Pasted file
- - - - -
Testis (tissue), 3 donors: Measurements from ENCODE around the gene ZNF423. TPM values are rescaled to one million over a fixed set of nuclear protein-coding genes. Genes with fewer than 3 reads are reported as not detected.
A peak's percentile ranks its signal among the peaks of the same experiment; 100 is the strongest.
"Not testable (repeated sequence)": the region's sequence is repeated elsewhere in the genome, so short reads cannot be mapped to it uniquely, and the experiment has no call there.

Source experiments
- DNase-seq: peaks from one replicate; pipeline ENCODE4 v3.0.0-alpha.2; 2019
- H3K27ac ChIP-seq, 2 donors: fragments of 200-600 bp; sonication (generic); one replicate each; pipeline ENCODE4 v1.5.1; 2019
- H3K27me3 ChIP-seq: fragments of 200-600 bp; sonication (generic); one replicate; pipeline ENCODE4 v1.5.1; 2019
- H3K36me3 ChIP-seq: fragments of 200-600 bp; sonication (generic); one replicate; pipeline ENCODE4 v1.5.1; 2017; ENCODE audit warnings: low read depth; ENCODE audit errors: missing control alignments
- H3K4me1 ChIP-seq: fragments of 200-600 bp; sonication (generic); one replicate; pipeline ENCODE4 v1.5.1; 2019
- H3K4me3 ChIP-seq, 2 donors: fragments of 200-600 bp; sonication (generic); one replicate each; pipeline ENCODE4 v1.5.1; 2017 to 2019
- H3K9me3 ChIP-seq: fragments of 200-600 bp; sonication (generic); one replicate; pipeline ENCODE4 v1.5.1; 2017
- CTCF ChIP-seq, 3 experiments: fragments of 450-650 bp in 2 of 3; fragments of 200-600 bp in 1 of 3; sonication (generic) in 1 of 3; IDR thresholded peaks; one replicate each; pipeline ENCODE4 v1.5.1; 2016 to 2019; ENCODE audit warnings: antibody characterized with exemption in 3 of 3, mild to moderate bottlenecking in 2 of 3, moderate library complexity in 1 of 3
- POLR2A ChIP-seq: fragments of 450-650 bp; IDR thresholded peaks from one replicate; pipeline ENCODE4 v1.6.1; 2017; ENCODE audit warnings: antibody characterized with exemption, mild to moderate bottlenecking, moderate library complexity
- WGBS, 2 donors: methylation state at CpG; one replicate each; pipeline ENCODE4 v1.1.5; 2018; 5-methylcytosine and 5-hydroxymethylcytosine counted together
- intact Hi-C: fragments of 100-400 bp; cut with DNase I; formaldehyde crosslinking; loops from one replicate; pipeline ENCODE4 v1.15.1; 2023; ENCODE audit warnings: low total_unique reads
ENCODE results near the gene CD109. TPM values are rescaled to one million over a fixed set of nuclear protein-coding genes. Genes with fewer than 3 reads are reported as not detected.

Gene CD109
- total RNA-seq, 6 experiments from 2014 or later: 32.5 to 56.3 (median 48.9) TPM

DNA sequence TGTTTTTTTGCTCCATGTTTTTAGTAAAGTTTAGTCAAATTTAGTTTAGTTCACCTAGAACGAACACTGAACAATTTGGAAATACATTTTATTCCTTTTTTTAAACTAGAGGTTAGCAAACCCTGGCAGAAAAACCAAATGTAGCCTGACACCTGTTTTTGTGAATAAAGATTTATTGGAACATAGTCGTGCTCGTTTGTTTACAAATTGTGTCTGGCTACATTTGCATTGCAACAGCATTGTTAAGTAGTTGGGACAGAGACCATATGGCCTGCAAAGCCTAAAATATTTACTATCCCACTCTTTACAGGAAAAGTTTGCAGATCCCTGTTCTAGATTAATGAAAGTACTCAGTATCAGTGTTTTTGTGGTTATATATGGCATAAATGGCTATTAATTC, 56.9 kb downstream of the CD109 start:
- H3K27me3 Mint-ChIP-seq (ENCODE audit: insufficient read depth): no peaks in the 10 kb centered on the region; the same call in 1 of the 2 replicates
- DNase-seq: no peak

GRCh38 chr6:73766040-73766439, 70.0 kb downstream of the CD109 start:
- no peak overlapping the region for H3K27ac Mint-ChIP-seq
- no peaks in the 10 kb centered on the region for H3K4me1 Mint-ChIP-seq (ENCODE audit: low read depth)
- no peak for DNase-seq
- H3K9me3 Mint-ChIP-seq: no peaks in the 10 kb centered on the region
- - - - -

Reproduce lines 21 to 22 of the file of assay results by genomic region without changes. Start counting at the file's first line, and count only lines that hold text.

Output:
- DNase-seq: no peak

GRCh38 chr6:73766040-73766439, 70.0 kb downstream of the CD109 start: